By Cara Miller

Arizona Daily Wildcat

A Friday press conference called by three UA departments slated for phase-outs erupted into finger-pointing and name-calling between faculty and administrators.

Representatives from the Journalism, Communication and Near Eastern Studies departments called the conference to voice their concerns that the process used to recommend the elimination of these programs violates principles of faculty governance and Arizona Board of Regents policies.

Holly Martin Smith, dean of the College of Social and Behavioral Sciences, and University of Arizona Provost Paul Sypherd stood by and watched the conference.

Last week, a strategic planning committee headed up by Smith recommended that the Journalism program and the graduate programs of the Communications and Near Eastern Studies departments be phased out over the next three years.

Jim Patten, head of the Journalism department, repeated several times during the conference that Smith's actions in recommending cuts violated state governance laws that faculty representatives be part of the process.

"They have, in effect, terminated these programs and usurped the power of the Board of Regents," he said.

But Smith said she tried to involve as many faculty representatives as she could.

"We tried to balance out the committee with representatives from large units and small units, but there were more department heads than there were slots on the committee," she said.

Steve Godfrey, a communications senior at the press conference, said he was tired of what he called "administrative politics."

"They are picking on people who didn't have representation," he said.

Near Eastern Studies was represented on the faculty, but Journalism and Communication were not.

Still, Smith said some faculty that did serve on the committee also received severe recommendations for their departments.

Herbert Burgoon, a communication professor, called the committee's recommendation "Holly's folly."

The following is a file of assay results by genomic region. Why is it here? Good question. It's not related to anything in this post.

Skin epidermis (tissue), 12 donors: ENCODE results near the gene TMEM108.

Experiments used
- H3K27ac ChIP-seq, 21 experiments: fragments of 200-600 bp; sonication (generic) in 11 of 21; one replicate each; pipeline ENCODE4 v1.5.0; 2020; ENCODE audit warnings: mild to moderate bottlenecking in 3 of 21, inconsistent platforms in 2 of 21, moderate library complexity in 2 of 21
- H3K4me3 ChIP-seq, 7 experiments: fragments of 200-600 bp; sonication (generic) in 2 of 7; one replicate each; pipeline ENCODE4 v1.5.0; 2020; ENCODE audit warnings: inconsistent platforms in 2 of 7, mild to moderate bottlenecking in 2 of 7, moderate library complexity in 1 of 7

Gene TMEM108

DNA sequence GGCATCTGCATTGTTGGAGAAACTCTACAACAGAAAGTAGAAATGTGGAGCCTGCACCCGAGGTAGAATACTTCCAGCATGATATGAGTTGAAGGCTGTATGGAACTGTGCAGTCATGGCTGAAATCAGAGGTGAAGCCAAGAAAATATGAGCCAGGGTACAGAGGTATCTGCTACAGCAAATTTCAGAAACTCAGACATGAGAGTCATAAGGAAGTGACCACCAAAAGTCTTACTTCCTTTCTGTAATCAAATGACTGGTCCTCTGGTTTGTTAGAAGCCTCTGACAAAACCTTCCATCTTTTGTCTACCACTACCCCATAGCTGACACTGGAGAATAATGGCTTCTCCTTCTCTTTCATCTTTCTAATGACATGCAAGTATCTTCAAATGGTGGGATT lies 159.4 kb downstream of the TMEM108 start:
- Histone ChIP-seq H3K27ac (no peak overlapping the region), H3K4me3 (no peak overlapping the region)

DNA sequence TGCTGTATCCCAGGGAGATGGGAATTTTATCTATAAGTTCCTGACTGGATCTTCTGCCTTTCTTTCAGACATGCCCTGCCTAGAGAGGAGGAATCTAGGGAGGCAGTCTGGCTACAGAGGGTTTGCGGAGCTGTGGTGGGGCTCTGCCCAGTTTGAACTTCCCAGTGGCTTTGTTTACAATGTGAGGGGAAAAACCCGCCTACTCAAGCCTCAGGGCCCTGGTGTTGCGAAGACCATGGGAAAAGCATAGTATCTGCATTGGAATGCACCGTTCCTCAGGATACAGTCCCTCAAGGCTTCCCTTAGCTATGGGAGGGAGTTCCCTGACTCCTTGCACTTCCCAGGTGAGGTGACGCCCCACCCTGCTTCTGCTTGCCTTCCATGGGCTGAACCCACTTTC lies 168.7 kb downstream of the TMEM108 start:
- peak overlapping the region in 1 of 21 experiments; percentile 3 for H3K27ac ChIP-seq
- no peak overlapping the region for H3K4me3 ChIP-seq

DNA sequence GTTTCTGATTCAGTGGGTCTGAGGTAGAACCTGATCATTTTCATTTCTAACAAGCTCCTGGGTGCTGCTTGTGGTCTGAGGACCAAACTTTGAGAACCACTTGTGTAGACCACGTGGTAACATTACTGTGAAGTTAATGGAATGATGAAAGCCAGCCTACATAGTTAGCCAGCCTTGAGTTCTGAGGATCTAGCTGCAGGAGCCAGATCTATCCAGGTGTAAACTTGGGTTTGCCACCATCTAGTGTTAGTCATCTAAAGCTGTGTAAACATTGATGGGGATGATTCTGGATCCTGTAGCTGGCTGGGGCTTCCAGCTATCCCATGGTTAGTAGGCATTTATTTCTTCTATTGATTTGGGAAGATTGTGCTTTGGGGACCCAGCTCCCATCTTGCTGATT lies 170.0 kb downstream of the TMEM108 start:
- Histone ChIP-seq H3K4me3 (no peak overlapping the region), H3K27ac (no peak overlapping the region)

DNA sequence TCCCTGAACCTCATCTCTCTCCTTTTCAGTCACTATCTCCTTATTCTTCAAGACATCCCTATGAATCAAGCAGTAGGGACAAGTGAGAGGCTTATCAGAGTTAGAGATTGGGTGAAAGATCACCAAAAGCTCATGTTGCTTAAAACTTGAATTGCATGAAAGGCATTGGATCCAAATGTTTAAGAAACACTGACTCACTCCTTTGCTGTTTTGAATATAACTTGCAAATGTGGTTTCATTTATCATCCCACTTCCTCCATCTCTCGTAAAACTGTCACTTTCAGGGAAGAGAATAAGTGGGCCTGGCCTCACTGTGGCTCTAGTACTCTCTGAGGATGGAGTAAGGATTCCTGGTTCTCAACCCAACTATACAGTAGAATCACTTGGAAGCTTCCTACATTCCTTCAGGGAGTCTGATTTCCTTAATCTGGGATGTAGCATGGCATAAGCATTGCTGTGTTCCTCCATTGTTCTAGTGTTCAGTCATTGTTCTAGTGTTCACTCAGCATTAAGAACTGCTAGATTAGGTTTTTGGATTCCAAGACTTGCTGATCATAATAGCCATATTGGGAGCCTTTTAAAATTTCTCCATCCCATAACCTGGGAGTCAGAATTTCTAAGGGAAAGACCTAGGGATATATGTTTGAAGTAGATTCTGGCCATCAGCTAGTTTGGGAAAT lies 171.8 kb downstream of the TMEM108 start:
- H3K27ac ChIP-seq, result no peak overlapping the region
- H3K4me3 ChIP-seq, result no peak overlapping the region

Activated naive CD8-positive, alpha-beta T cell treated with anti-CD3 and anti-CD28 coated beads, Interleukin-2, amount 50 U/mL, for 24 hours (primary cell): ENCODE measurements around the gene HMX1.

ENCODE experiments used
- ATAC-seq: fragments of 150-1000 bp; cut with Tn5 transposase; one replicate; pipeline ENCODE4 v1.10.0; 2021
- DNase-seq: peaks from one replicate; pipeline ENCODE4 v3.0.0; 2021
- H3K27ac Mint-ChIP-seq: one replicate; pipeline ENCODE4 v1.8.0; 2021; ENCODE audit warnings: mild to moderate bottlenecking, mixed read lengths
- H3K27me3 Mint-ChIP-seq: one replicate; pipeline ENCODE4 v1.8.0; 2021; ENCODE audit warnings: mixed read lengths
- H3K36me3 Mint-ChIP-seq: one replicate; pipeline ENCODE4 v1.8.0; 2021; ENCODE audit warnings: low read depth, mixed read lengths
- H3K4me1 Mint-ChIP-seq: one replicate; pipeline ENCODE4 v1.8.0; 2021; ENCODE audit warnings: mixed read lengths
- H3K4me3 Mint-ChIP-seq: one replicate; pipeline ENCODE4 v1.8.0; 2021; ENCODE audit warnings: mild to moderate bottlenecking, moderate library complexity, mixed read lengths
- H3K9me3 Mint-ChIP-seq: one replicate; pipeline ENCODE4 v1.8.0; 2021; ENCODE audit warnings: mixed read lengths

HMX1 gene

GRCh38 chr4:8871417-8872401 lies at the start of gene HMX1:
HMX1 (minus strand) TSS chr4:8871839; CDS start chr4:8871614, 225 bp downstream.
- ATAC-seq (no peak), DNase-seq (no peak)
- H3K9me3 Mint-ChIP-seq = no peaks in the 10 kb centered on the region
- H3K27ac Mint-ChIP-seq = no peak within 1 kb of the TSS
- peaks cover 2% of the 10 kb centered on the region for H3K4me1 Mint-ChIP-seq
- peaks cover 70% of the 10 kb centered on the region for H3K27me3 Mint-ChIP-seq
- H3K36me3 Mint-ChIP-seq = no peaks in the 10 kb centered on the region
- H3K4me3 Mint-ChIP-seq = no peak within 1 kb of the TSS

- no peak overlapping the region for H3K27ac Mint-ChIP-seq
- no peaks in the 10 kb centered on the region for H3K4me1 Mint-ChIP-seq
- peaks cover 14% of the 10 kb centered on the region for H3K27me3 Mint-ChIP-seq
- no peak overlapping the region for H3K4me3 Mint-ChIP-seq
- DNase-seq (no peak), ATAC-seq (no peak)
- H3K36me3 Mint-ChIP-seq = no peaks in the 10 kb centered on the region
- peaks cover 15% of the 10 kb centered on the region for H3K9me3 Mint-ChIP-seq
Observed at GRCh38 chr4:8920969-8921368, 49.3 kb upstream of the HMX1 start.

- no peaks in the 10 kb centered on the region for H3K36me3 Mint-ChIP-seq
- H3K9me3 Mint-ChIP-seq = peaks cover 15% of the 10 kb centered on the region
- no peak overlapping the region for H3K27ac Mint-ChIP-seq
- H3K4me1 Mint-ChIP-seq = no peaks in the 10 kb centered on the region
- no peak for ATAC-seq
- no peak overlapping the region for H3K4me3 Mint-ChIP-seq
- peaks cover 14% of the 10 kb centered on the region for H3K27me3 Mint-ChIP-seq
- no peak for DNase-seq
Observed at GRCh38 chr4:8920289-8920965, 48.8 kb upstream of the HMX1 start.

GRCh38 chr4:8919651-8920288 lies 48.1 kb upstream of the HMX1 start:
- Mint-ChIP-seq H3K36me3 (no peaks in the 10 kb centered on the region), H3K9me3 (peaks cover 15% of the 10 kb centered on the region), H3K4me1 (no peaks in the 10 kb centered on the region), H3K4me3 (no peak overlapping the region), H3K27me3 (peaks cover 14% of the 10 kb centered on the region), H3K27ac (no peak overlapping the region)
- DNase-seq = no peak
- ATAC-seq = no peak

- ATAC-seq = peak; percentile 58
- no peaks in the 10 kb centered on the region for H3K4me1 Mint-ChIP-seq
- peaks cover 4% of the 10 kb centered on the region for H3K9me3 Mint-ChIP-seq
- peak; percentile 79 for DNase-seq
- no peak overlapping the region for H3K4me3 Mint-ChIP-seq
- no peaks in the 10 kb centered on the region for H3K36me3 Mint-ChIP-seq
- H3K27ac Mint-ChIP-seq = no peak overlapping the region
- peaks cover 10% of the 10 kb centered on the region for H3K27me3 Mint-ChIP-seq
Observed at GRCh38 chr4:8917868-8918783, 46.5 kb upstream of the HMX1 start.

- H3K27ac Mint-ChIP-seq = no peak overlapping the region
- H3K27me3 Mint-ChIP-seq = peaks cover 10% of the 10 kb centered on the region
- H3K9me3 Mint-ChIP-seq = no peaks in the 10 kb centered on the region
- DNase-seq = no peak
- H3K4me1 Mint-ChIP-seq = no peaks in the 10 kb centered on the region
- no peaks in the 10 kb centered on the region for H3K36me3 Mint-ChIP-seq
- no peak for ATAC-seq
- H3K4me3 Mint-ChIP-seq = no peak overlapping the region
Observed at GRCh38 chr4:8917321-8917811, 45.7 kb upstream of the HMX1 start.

"Holly Martin Smith is to economics what Tonya Harding is to ice skating." he said.

Communications students attended the conference en masse, donning yellow T-shirts and buttons that said "SBS proposal" with a red slash through it.

The departments' faculty members said that students hoping to declare a major in one of these programs may already be discouraged by the SBS college _ a move they say is already crippling the departments and, in effect, enacting the preliminary recommendations.

"The proposal is becoming policy," Patten said. Smith responded by saying that it would be "unethical" to let students into a program that is going to be phased out.

Nearing the end of the scheduled conference, Sypherd told attending students and media that there had been no "violation of any laws."

"If the UA doesn't do anything, we do process," he said. The recommendations will now pass through the hands of the UA's Strategic Planning and Budget Advisory Committee, then Provost Paul Sypherd, President Manuel T. Pacheco and eventually, the regents.

Sypherd said this process would take at least a year.

Shortly after the press conference, Smith and Sypherd said they decided to stop restricting access to the undergraduate programs of the Journalism and Communications departments.

"We decided that given the information and requests from students, to permit those students to enroll in the program if they want to," Smith said.

If students were enrolled in the programs by April, they would be guaranteed an opportunity to graduate under the program. Enrollment after that cannot be guaranteed, she said.

Smith also said she will make herself available if other students and faculty want to discuss the committee findings.

"We are not faceless devils," she said.

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